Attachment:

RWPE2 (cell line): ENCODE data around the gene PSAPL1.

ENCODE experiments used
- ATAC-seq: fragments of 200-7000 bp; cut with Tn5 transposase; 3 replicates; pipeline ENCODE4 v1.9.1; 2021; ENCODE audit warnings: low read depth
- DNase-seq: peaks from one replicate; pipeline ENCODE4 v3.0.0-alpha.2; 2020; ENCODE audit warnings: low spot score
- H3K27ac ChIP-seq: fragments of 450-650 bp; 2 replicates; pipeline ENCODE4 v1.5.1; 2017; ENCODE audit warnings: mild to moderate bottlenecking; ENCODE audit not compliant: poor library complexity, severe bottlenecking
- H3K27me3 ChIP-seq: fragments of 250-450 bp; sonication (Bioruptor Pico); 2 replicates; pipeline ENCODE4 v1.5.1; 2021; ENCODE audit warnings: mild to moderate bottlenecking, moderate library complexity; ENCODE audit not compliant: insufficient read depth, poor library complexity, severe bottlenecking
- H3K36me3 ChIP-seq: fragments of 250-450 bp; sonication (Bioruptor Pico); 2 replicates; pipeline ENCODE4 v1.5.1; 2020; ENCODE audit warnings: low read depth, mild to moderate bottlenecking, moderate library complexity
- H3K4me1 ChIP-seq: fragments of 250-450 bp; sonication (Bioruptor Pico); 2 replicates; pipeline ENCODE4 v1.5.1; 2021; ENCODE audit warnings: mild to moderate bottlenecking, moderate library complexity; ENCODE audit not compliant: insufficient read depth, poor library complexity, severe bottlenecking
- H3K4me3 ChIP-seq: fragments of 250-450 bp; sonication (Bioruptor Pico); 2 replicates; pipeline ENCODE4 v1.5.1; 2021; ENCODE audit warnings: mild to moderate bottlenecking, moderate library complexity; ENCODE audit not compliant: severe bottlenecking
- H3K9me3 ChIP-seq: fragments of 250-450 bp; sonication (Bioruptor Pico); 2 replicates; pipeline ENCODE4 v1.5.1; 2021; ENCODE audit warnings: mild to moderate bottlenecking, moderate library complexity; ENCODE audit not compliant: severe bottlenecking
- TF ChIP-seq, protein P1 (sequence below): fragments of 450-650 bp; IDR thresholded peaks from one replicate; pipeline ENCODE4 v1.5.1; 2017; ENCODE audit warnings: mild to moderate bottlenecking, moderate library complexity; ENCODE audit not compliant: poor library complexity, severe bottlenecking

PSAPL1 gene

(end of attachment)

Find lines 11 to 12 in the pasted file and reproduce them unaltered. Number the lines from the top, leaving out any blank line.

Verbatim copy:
- TF ChIP-seq, protein P1 (sequence below): fragments of 450-650 bp; IDR thresholded peaks from one replicate; pipeline ENCODE4 v1.5.1; 2017; ENCODE audit warnings: mild to moderate bottlenecking, moderate library complexity; ENCODE audit not compliant: poor library complexity, severe bottlenecking

PSAPL1 gene